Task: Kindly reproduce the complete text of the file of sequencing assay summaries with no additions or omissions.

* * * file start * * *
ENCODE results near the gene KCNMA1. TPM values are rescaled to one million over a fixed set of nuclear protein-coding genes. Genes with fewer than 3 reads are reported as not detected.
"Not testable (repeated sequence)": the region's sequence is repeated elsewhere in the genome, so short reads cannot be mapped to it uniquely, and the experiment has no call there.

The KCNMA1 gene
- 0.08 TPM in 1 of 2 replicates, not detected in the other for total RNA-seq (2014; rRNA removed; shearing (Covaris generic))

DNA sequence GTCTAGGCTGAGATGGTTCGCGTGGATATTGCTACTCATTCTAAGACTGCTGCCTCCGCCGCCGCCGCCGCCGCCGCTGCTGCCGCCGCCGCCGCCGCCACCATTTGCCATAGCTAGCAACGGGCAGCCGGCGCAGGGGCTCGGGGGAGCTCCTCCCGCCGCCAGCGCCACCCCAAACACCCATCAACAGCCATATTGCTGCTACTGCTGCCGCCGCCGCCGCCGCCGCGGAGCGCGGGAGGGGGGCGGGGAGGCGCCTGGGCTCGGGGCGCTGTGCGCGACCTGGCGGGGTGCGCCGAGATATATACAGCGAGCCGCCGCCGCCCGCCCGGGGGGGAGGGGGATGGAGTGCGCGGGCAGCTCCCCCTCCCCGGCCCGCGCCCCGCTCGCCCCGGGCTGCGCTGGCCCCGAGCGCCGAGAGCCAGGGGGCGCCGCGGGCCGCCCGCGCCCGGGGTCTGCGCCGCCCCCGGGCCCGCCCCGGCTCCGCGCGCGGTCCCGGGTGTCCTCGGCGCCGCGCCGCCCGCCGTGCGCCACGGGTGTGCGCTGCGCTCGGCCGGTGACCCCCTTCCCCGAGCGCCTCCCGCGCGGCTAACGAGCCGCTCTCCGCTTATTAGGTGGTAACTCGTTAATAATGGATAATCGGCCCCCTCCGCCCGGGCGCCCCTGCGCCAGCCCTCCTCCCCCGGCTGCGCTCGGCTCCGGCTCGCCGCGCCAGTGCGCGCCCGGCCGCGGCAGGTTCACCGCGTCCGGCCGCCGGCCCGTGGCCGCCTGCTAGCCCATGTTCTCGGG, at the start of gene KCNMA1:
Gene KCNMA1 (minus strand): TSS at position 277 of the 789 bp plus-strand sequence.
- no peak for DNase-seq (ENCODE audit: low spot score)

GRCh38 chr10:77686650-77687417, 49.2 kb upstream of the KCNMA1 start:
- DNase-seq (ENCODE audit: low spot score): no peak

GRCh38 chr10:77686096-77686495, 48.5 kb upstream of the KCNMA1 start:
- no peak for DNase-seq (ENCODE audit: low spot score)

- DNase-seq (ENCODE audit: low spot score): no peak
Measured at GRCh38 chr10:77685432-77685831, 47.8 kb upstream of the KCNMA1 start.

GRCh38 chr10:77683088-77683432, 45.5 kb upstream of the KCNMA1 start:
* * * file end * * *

ENCODE results near the gene KCNMA1. TPM values are rescaled to one million over a fixed set of nuclear protein-coding genes. Genes with fewer than 3 reads are reported as not detected.
"Not testable (repeated sequence)": the region's sequence is repeated elsewhere in the genome, so short reads cannot be mapped to it uniquely, and the experiment has no call there.

The KCNMA1 gene
- 0.08 TPM in 1 of 2 replicates, not detected in the other for total RNA-seq (2014; rRNA removed; shearing (Covaris generic))

DNA sequence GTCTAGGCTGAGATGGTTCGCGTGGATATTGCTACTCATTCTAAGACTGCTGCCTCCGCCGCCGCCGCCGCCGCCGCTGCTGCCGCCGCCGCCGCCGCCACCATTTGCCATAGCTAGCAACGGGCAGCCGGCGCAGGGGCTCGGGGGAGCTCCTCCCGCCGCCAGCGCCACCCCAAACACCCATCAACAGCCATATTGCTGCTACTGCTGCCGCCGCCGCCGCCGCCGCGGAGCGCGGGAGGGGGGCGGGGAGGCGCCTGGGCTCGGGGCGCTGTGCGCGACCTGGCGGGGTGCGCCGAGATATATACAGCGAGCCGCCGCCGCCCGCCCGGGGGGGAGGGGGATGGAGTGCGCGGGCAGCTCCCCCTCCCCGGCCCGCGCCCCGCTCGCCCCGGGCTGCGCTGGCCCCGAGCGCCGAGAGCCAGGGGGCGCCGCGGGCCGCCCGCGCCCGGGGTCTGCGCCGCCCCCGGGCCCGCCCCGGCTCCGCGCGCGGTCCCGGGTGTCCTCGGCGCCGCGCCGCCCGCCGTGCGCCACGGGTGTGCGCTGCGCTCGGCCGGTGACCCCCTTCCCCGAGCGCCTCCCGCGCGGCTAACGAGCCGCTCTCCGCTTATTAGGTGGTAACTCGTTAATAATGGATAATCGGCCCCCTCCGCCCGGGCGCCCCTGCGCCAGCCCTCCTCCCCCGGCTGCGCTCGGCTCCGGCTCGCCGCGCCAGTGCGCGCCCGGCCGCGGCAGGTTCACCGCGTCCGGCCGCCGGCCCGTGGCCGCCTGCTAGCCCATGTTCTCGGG, at the start of gene KCNMA1:
Gene KCNMA1 (minus strand): TSS at position 277 of the 789 bp plus-strand sequence.
- no peak for DNase-seq (ENCODE audit: low spot score)

GRCh38 chr10:77686650-77687417, 49.2 kb upstream of the KCNMA1 start:
- DNase-seq (ENCODE audit: low spot score): no peak

GRCh38 chr10:77686096-77686495, 48.5 kb upstream of the KCNMA1 start:
- no peak for DNase-seq (ENCODE audit: low spot score)

- DNase-seq (ENCODE audit: low spot score): no peak
Measured at GRCh38 chr10:77685432-77685831, 47.8 kb upstream of the KCNMA1 start.

GRCh38 chr10:77683088-77683432, 45.5 kb upstream of the KCNMA1 start: